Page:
It’s one of the best-researched, best-selling herbal remedies. But what do we really know?

Researchers from the University of Naples Federico II, in Italy reviewed the evidence.

First, here’s what we know about (Allium sativum L.)

  • Garlic appears to be generally safe although allergic reactions may occur.
  • It’s used to treat infections, wounds, diarrhea, rheumatism, heart disease, diabetes, and other disorders.
  • Experimentally, it has cholesterol-, blood sugar-, and blood pressure-lowering effects, as well as anticancer and anti-infective actions; it stimulates the immune system, and has blood sugar lowering actions.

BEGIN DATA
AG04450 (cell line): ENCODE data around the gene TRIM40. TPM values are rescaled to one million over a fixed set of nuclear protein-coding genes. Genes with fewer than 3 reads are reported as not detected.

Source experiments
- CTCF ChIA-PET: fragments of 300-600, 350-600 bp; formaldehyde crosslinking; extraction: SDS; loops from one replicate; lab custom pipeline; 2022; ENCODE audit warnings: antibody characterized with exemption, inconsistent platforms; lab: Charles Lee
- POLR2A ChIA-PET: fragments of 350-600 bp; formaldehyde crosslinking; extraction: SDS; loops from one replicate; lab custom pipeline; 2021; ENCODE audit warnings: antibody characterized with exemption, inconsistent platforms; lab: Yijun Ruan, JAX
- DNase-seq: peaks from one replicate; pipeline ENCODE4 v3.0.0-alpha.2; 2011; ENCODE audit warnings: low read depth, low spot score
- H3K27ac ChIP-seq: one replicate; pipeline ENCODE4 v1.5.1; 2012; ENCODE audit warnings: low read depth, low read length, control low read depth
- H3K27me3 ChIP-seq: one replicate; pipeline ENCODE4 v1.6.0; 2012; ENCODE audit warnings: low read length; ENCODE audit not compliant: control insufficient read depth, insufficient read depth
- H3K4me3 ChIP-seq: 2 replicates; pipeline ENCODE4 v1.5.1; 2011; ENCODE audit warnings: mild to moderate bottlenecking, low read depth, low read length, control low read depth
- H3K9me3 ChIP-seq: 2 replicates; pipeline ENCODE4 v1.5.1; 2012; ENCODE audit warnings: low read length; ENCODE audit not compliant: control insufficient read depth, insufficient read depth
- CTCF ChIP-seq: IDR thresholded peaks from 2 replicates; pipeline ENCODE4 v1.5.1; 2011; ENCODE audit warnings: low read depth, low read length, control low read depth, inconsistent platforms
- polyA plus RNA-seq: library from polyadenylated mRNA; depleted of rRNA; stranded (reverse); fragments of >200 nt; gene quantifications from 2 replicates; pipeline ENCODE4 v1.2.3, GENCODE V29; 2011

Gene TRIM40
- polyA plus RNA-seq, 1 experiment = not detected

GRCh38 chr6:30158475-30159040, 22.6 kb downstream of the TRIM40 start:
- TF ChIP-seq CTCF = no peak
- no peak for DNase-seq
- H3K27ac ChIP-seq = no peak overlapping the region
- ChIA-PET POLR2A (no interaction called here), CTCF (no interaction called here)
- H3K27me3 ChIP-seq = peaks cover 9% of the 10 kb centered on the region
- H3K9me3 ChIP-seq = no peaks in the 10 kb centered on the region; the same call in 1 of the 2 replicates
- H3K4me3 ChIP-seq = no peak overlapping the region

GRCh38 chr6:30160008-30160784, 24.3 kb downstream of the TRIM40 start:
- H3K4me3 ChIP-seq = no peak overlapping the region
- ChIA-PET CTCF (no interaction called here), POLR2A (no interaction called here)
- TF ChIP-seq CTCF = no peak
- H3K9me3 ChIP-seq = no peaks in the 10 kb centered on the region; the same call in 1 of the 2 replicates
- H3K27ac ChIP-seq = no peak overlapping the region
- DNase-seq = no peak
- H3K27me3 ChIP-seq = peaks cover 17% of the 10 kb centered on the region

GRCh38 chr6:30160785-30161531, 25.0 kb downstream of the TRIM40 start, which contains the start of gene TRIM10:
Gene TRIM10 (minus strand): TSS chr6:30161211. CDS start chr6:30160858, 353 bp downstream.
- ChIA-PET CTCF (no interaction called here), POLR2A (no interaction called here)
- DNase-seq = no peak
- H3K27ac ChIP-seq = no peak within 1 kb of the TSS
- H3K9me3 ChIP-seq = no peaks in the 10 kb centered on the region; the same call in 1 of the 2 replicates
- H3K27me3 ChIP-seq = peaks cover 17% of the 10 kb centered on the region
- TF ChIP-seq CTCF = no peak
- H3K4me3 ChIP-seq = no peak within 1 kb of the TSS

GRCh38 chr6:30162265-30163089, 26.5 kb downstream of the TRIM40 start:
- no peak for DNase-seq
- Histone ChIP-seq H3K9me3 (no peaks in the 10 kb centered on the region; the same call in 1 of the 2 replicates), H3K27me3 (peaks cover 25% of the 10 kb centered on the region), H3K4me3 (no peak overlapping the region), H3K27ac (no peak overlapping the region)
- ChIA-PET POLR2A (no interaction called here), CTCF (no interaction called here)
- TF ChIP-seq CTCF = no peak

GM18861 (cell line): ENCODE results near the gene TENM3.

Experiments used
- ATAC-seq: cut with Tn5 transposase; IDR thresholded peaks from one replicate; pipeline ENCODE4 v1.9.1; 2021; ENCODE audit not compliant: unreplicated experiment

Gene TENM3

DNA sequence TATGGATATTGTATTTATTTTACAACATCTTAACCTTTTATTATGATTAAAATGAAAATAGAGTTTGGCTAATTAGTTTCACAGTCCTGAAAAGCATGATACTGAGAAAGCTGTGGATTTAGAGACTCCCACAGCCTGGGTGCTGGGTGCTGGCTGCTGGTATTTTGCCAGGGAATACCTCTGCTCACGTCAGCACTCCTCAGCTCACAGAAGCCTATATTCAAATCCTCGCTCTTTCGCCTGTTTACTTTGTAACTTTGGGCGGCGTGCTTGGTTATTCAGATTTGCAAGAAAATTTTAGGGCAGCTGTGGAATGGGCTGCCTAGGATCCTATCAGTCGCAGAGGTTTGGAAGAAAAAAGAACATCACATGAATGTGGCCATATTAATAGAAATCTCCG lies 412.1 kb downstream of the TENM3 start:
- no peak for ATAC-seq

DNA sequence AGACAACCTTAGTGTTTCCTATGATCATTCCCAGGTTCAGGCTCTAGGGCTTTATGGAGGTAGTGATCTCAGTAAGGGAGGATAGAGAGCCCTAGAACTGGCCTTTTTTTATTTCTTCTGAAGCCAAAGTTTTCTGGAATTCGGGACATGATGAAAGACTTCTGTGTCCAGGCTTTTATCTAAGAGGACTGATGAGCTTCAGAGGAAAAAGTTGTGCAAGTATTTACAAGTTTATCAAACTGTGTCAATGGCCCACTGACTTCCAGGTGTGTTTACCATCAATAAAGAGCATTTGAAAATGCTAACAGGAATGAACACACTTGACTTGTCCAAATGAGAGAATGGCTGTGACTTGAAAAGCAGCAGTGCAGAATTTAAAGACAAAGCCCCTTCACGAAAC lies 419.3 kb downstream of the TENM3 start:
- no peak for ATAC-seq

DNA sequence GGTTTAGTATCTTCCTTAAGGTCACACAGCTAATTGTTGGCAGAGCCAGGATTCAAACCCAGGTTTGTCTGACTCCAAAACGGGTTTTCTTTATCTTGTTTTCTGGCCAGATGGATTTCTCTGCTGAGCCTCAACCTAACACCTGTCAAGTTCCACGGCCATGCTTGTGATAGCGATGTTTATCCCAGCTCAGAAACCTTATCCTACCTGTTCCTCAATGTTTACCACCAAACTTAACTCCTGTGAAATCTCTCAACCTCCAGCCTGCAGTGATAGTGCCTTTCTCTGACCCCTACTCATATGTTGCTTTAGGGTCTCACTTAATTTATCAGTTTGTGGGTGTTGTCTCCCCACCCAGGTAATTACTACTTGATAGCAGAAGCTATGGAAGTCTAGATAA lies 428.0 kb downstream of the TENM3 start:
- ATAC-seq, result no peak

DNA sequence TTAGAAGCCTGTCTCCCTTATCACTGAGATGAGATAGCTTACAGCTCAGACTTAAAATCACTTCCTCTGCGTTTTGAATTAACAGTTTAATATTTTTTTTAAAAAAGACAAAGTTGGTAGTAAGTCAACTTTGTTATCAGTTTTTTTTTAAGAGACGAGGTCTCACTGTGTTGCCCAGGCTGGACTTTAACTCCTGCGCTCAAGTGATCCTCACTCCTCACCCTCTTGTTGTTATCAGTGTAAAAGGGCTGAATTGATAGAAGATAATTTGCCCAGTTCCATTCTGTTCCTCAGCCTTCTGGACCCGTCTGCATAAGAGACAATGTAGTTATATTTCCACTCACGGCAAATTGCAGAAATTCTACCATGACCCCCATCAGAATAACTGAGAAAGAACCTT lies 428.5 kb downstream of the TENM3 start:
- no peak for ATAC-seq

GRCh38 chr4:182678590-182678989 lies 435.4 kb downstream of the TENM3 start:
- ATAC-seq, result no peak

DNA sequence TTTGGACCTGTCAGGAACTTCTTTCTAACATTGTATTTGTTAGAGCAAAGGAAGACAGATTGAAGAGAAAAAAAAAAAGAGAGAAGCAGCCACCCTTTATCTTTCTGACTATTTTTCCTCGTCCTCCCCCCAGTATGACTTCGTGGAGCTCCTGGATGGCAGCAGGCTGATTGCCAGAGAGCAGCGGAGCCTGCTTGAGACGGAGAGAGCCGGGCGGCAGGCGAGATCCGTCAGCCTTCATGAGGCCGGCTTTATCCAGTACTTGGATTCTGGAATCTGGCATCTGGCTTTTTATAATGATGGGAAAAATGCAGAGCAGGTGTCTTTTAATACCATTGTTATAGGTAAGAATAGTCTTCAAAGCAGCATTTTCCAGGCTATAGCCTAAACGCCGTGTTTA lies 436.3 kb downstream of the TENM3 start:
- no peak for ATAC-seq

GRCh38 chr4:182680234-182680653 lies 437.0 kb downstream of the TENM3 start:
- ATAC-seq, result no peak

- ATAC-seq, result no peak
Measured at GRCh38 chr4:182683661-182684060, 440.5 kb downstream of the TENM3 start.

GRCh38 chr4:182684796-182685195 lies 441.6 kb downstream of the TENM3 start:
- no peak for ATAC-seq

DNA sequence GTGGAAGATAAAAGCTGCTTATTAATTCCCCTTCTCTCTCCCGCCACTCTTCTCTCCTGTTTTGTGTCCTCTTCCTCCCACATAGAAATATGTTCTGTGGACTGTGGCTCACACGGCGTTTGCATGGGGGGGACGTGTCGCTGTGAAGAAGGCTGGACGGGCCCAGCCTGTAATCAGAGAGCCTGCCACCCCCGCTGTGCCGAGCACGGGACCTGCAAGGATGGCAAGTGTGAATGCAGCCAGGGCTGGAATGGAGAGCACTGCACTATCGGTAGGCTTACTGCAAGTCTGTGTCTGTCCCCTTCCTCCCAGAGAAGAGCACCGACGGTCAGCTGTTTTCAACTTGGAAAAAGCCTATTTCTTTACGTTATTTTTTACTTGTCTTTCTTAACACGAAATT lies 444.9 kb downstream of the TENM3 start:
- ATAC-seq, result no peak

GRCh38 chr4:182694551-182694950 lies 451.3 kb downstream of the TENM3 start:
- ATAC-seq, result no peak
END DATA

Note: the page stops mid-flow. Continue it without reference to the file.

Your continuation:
• In people, garlic has been evaluated as treatment for high blood pressure, hypercholesterolemia, intermittent claudication (cramp-like pain in the calf muscles), diabetes, rheumatoid arthritis, common cold, as an insect repellent, and to prevent arteriosclerosis and cancer.

The bottom line?

“However,” the authors concluded, “the clinical evidence is far from compelling.” agrees and adds, “Multiple cases of bleeding have been associated with garlic use, and caution is warranted in patients at risk of bleeding or prior to some surgical/dental procedures. Garlic does not appear to significantly affect blood glucose levels.”

3/10/10 22:40 JR

Hi, I’m JR

John Russo, Jr., PharmD, is president of The MedCom Resource, Inc. Previously, he was senior vice president of medical communications at, a complementary and alternative medicine website.